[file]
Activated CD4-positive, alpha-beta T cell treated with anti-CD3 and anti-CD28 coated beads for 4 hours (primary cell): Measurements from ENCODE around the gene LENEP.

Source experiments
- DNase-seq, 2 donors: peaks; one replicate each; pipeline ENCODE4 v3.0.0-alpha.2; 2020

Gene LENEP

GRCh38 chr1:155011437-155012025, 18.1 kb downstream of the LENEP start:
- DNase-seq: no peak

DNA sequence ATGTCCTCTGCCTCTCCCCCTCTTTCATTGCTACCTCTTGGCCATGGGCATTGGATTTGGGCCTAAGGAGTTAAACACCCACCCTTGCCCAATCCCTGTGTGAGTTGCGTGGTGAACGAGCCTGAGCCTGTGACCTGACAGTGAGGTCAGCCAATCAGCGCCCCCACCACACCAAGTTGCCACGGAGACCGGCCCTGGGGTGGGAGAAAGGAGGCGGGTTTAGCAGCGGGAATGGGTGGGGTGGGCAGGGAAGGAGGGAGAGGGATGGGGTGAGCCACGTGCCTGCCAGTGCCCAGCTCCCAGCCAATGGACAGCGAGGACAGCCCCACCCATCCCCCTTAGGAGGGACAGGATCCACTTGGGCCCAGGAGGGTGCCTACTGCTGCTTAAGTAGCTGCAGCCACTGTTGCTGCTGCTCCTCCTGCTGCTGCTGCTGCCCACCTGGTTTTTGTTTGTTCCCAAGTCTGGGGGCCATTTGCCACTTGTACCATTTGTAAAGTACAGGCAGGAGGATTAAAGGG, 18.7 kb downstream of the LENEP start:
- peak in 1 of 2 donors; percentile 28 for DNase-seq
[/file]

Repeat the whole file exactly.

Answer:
Activated CD4-positive, alpha-beta T cell treated with anti-CD3 and anti-CD28 coated beads for 4 hours (primary cell): Measurements from ENCODE around the gene LENEP.

Source experiments
- DNase-seq, 2 donors: peaks; one replicate each; pipeline ENCODE4 v3.0.0-alpha.2; 2020

Gene LENEP

GRCh38 chr1:155011437-155012025, 18.1 kb downstream of the LENEP start:
- DNase-seq: no peak

DNA sequence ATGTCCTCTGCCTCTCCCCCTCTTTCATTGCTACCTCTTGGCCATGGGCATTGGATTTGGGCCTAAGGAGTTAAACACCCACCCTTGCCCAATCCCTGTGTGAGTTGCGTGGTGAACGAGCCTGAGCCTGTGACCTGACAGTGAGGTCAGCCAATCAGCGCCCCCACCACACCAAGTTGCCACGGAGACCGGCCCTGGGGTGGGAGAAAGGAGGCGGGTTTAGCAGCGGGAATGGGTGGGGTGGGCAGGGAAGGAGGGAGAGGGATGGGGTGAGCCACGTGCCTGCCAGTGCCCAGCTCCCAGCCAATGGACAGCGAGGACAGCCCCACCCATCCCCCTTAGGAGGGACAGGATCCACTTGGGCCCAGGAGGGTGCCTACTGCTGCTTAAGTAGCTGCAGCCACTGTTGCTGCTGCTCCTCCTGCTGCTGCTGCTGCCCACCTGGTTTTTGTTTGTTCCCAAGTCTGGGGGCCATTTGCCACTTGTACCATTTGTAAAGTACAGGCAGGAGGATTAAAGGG, 18.7 kb downstream of the LENEP start:
- peak in 1 of 2 donors; percentile 28 for DNase-seq